I'm sure there's many others similar to my story who feel disconnected and unhappy with islam because of unfortunate experiences or hard lives. Some people will probably get angry at me for saying this because what I've gone through in my life probably doesn't hold a candle to the amount of suffering they've gone through but still, I ask them to think about this. Our own prophet (SAWS) lived such a hard life, he was born an orphan, lost many family members and was ostracized from all of his people for his beliefs for years. Many of his own children died. He used to tie rocks to his stomach to curb the intense hunger he went through. If the final messenger of Allah to all of humanity went through such immense pain and suffering what makes you think you won't be tested similarly? Perhaps not to the same level but did you really think you would just live a life without going through some type of testing trial or tribulation? The Quran mentions this clearly. The Quran is too immense and linguistically incredible for an illiterate man to make up for fun, which I think is further proof of it's divinity. It makes too much sense. Again, Islam is perfect, Muslims aren't. Don't let the actions and behaviors of muslims throw you off. Sure you might not be happy with having to pray or fast or the strictness and modesty associated with islam but look up the actual reasons behind them instead of parroting what everyone else does.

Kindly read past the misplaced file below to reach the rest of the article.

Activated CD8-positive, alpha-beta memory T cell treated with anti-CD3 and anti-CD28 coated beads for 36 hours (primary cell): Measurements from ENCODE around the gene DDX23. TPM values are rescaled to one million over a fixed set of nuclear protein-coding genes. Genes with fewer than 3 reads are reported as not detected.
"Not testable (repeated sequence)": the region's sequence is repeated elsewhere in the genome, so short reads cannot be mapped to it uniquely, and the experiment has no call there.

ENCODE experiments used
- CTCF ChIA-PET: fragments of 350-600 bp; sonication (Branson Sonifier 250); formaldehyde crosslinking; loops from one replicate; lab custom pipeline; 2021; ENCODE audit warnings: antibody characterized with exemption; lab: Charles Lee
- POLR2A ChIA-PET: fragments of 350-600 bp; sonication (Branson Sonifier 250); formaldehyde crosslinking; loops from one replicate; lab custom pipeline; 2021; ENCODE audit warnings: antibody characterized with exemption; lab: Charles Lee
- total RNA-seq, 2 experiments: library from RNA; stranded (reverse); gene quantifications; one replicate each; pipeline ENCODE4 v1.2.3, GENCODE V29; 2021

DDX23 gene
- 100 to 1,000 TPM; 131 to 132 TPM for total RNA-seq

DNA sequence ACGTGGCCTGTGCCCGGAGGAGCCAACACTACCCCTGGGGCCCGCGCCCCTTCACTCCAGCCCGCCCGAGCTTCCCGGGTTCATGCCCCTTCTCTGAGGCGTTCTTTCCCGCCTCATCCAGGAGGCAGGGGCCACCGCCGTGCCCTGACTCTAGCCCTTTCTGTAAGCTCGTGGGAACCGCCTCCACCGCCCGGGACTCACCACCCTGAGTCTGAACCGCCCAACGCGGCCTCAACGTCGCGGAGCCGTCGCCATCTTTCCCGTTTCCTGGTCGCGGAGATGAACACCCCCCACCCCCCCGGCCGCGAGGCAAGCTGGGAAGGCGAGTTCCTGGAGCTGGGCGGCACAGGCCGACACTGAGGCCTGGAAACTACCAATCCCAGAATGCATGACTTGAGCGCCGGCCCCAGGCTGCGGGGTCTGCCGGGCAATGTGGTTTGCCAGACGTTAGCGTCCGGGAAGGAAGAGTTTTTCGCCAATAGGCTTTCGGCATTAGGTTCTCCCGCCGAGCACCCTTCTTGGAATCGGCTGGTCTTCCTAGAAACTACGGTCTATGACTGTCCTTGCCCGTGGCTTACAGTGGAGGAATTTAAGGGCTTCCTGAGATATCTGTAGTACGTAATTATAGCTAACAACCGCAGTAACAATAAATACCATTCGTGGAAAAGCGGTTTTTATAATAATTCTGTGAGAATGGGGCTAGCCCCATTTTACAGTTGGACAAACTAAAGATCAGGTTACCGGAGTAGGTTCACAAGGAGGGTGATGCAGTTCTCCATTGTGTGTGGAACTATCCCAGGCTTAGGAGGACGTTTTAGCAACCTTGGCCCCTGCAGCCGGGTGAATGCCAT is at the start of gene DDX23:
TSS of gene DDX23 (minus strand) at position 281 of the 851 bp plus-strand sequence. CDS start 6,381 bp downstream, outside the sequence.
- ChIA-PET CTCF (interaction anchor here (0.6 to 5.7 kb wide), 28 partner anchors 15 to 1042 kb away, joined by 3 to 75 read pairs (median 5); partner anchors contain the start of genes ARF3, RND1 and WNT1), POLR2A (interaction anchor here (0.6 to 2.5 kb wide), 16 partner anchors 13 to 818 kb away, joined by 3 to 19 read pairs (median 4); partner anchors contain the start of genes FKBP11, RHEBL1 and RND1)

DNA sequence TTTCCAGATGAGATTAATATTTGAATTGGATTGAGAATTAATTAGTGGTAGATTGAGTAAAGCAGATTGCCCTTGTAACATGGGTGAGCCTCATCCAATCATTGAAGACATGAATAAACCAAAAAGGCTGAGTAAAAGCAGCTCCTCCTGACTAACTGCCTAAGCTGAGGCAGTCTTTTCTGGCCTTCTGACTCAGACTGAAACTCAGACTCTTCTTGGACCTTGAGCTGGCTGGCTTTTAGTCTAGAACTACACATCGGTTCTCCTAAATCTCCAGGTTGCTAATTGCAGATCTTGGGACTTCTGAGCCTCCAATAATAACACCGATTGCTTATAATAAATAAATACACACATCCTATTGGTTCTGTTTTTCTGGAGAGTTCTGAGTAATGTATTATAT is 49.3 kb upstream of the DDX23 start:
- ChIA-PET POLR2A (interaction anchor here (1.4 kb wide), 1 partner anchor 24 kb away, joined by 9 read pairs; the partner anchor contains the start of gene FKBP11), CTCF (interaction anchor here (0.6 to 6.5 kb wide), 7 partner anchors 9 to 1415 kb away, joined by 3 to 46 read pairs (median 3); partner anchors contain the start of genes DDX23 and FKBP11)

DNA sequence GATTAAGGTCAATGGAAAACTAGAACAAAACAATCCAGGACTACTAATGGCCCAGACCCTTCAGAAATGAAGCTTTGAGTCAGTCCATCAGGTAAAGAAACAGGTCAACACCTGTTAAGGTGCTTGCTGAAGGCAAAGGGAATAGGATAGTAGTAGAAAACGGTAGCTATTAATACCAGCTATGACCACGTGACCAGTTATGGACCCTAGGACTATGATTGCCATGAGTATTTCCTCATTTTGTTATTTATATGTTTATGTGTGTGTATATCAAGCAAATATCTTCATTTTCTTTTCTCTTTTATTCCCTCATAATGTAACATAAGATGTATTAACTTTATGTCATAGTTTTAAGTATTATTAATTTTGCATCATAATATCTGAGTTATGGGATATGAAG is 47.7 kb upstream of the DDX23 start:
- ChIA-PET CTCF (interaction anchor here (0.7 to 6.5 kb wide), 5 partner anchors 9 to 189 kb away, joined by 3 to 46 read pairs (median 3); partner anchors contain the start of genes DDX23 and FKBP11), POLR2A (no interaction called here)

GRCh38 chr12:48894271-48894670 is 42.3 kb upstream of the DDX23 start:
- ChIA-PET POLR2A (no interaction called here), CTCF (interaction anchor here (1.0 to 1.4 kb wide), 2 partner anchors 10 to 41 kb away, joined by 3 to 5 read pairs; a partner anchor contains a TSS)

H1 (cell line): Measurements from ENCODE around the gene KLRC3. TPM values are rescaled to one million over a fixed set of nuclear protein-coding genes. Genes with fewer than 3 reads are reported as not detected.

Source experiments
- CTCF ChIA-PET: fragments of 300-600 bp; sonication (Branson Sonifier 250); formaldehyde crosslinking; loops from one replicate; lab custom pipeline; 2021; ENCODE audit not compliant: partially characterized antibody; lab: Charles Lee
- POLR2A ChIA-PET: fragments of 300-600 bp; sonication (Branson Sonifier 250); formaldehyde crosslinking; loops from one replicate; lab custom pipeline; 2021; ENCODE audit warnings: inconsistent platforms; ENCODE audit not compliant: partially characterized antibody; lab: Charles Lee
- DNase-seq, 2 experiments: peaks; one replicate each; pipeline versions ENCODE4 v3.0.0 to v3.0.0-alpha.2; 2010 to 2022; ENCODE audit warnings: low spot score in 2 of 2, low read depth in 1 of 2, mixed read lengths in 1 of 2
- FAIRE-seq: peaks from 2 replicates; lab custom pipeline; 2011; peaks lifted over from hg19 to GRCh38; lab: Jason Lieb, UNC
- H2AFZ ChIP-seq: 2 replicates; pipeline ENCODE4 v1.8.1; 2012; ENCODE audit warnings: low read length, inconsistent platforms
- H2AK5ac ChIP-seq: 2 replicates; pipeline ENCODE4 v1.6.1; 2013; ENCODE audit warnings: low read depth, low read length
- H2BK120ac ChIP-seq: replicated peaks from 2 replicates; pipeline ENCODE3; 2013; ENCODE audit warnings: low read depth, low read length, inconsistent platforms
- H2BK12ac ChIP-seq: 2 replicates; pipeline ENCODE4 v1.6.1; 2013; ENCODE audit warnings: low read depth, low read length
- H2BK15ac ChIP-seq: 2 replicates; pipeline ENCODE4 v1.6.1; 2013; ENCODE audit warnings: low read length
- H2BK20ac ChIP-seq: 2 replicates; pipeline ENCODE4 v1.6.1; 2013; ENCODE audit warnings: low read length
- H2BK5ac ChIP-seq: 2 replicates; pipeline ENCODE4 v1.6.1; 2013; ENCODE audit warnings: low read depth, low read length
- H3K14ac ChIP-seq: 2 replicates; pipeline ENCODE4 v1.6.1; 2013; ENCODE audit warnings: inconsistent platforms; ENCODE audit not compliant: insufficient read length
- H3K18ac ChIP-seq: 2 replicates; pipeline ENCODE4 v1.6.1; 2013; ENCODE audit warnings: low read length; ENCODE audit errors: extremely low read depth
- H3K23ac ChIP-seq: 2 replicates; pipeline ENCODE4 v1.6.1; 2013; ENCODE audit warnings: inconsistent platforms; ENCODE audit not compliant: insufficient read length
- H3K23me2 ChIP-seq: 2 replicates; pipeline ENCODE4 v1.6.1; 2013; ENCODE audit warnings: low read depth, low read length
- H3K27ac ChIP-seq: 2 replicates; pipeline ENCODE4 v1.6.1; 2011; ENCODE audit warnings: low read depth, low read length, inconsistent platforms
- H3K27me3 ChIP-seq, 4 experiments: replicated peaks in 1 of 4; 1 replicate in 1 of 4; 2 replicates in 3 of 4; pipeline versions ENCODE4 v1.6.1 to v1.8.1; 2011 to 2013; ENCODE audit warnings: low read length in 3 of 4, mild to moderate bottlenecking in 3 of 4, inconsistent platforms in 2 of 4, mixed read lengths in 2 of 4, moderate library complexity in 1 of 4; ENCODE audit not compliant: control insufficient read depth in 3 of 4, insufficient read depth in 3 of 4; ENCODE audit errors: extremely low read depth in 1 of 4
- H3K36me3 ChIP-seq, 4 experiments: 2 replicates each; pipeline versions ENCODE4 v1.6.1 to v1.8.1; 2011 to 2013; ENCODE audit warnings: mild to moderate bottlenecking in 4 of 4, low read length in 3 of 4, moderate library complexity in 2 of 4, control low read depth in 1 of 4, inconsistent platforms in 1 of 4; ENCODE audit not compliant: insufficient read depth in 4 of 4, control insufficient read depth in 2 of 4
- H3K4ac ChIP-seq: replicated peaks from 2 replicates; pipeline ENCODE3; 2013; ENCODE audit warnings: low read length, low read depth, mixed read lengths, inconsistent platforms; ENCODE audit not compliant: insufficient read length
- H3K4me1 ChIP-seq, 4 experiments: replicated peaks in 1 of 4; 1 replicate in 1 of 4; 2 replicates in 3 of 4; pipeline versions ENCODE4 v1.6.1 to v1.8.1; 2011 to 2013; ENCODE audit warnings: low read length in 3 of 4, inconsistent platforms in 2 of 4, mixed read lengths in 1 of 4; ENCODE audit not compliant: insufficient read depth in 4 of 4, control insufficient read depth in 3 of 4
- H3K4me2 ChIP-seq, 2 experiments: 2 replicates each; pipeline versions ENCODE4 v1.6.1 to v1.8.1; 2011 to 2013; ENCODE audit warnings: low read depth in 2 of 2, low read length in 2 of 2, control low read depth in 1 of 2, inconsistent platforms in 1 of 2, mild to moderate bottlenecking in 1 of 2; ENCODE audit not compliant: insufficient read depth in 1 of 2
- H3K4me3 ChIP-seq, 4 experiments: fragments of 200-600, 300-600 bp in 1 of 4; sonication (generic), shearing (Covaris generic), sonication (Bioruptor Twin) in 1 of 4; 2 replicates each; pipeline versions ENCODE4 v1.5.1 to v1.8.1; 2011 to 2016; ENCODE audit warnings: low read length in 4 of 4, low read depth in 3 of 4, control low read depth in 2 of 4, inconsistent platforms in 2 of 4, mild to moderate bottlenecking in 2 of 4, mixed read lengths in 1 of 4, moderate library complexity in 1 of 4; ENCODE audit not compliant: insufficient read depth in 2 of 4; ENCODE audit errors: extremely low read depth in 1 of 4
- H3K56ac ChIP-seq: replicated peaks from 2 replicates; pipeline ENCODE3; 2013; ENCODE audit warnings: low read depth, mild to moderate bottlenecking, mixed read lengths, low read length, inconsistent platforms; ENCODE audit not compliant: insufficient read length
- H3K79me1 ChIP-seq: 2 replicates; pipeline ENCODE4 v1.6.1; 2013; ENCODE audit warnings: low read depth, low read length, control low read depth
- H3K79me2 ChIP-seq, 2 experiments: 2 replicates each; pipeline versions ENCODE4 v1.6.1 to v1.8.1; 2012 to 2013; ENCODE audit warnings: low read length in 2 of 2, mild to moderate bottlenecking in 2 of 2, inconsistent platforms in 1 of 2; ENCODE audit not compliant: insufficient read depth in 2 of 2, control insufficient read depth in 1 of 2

There is so much we don't even know about the universe and world around us. Scientists still can't give a proper answer to gravity. Only 5% of the seemingly endless universe around us we are able to observe. The other 95% is undetectable dark matter and dark energy. All of the galaxies and black holes and stars, just mere 5%! We know literally nothing! And yet we are so arrogant to think that there is no God. Perhaps the time, effort and sleekness of technology used that is put into today's scientific discoveries makes it more appealing to prefer science over religion. It makes us feel smart and proud. But just remember, there will always be something that we don't know. Religion teaches us to simply accept it. With the amount of arrogance some people have today it's almost like they think they'll be able to build a machine and point it at the sky and detect Allah as if it's some sort of big science experiment.
Please, always refer back to the Quran for guidance, and nothing else. All of my questions were answered and I'm sure all of yours will be too. And please, read the english translation. Read it with a clear and open mind. Read it as though it is your first time reading it. Then make your next steps from there. Try to push this world to the side. As the Quran says, it is worth it. Now keep in mind I'm not saying this will make you a muslim again. I'm sure there are many that do this and don't feel a single thing, just as I visited and prayed 5 feet from the kaaba so many times before and didn't feel a single thing. Hopefully you'll find guidance back to Islam in your own way. Allah knows best, we never know what he has in store for us. Anything can happen. And thank you for taking the time to read this.